“We will find someone worthy of you, Celestria, never fear.” Someone, he didn’t say, who he hoped could cope with Celestria’s barely tamed nature and sharp intellect. “I must go.” He glanced up at the sky. “It is time.”
Celestria’s eyes narrowed slightly. William knew the warning sign. She thought she was on to something. “Time?”
Katherine cleared her throat. “Time to get back to work, as you should be doing. Have you finished your lessons?”
As Celestria prepared to demonstrate, no doubt correctly, that she needed no further lessons from the tutor, William stepped outside, into the busy bailey yard. He surveyed the scene quickly and nodded in quick satisfaction. His father and mother might be gone, his brother settled in Sicily with his new wife, but, between him and Katherine, Wanham castle and its lands were doing well. More than well. Especially with the trade that his mother had established and which Katherine had so ably continued.
He crossed the yard, sending a chicken squawking into a pile of clean hay. Mary appeared from the stables with a self-satisfied smile, plucking some hay from her hair. She’d obviously followed his advice. William didn’t regret turning down her offer. It wasn’t that he was immune to the seductions of the flesh, but there had only ever been one woman for him. One woman. The woman he would marry. The woman he would have a yard full of squabbling children with. A woman to whom he could now lay claim.
His horse was already saddled awaiting him. For he’d made plans, plans his sisters knew naught of—although Katherine suspected and had given him advice on where he might find Alice—because he knew Celestria was right. It was time to claim what he wanted.

Lady Alice de Courcy took a calming breath as the gates to the Priory clunked shut behind her. She didn’t turn around. There wouldn’t have been any point anyway. The gatekeeper’s disinterested gaze was always the same no matter upon whom he looked—his only interest was in discerning danger. And Lady Alice presented no threat to anyone, only herself.
She tried not to think of the haven she’d left behind. She knew from experience that dwelling on what she could not have was not the way forward. She flicked the reins of her white palfrey, who didn’t appear to have the same focus as herself, distracted by the berries on the bush—lush and ripe—which had somehow escaped the nuns’ attention.
She and her maid and guard rode silently alongside the Priory walls. Peeping over the top were the sun-scorched tips of the espaliered pears, their leaves withered and ready to fall as autumn advanced steadily across the land. And, like the fruit which had been harvested, Alice also felt the advent of autumn, as she faced her own fate—marriage.
She had tried everything, but her guardian was adamant—no more delays. Even the persuasion of the Abbess had come to naught. All Alice’s work in creating medicines based on Islamic texts, translated by French scholars, which had helped the Priory become known for its healing, appeared to mean nothing to her guardian. He saw in her only a means of securing more wealth and prestige. The uncertain times had seen more than one suitor disappear, either falling out of favor because of the ever-changing preferences of the King, or dying, rarely from natural causes. And so her life had continued—spending her days doing worthwhile things at the Priory, and her evenings trying to bolster her mother’s spirits since her father’s death. She’d managed to hold out until now. And now, it seemed, her time had run out. Her guardian—her father’s cousin—Sir Bayard of Wrotham, had returned and refused her plea to become a nun. Instead, he insisted she marry. While the thought terrified her, living with her Sir Bayard scared her more.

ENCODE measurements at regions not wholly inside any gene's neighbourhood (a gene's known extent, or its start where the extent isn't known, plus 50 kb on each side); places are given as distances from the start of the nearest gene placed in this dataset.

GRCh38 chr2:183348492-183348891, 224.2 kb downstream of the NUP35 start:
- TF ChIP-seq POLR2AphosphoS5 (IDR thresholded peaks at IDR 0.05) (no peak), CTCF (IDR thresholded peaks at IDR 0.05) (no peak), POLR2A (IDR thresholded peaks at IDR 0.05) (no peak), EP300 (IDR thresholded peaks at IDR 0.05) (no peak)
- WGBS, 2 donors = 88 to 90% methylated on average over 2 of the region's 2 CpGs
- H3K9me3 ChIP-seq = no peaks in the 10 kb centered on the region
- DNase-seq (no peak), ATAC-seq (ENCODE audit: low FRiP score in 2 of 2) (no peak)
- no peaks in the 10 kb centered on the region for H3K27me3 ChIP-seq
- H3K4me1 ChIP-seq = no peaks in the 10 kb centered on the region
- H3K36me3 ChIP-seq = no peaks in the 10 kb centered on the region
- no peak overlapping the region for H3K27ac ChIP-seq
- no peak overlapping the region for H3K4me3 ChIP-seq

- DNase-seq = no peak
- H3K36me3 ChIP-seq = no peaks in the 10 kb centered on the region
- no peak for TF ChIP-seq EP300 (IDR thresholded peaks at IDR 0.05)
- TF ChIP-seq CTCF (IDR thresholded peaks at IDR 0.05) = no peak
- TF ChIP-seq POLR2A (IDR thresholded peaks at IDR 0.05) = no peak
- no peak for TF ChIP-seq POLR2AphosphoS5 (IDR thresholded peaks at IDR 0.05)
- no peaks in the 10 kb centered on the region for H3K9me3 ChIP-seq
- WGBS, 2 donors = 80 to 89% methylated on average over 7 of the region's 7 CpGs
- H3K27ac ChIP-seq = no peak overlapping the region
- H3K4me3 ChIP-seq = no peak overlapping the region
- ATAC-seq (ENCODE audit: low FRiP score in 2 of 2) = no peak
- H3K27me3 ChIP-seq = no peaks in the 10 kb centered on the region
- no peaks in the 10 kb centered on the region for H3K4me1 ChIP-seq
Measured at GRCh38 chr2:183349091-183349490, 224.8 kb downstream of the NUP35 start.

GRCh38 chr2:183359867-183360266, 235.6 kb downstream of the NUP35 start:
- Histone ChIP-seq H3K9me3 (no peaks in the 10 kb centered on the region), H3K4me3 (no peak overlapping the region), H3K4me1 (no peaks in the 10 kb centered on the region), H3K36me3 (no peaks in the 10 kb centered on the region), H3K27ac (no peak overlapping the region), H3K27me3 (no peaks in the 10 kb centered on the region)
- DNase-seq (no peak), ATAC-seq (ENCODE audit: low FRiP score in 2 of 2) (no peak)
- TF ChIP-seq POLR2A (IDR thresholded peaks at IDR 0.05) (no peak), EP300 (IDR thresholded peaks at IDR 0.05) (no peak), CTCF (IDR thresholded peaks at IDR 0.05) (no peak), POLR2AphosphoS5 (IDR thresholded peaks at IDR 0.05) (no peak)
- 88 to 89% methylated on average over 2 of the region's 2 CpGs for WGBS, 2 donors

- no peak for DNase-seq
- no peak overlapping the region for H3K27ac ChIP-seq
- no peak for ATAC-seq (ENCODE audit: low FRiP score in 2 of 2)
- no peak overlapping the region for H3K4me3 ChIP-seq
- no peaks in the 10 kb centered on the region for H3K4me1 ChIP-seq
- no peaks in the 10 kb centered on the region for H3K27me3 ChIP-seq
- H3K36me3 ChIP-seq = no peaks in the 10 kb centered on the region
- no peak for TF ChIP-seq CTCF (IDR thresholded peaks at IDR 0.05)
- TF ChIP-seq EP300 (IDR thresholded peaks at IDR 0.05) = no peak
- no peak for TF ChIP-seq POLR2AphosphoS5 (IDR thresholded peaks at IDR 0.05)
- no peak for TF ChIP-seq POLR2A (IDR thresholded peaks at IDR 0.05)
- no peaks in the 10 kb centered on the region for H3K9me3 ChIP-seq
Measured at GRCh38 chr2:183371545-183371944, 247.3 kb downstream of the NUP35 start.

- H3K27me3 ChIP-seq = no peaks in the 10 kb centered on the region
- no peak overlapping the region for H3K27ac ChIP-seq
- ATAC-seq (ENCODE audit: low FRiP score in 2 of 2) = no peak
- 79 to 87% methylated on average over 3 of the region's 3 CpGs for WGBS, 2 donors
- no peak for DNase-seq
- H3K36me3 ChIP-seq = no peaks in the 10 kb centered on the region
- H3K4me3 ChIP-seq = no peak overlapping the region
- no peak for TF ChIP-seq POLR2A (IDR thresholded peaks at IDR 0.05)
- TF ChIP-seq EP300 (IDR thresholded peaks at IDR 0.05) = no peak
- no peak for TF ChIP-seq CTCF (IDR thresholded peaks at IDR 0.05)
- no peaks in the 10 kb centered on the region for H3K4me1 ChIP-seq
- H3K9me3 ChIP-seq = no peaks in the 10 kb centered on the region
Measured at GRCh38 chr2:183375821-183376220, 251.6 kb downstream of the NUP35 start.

She took another calming breath, breathing in the warm autumn air, rich with crushed fruit, the buzz of bees, and the smell of dried grass. She could face whatever came to her. She was so deep in thought that to begin with she didn’t hear her guard call her. It was only after a further call that she turned to him.
“My lady! A rider approaches.”
Alice snapped her head around and suddenly heard the trot of a horse’s hooves upon dry packed earth. She’d been facing the wrong way, of course. Her deaf left ear was not picking up the rider’s approach; her good right ear was attuned to the sounds of nature coming from the other side of the Priory walls, her senses tuned inwards, as usual.
Her guard took his place in front of her. But Alice recognized the heavy beat of the horse upon the packed earth. Her mother had often accused her of being a witch for knowing what she knew without hearing. But since she’d been struck by deafness, Alice had become more aware of things around her. Besides, she trusted the acute sensitivities of her mare, whose ears now perked up as she strained to greet the oncoming rider.
“Nay, hold back. It is William.”
Outwardly, she knew there would be no sign of her response to William’s approach, but inwardly her heart increased in time to the horse’s canter. When he came around the corner of the Priory wall, she managed not to over-react to his warm smile.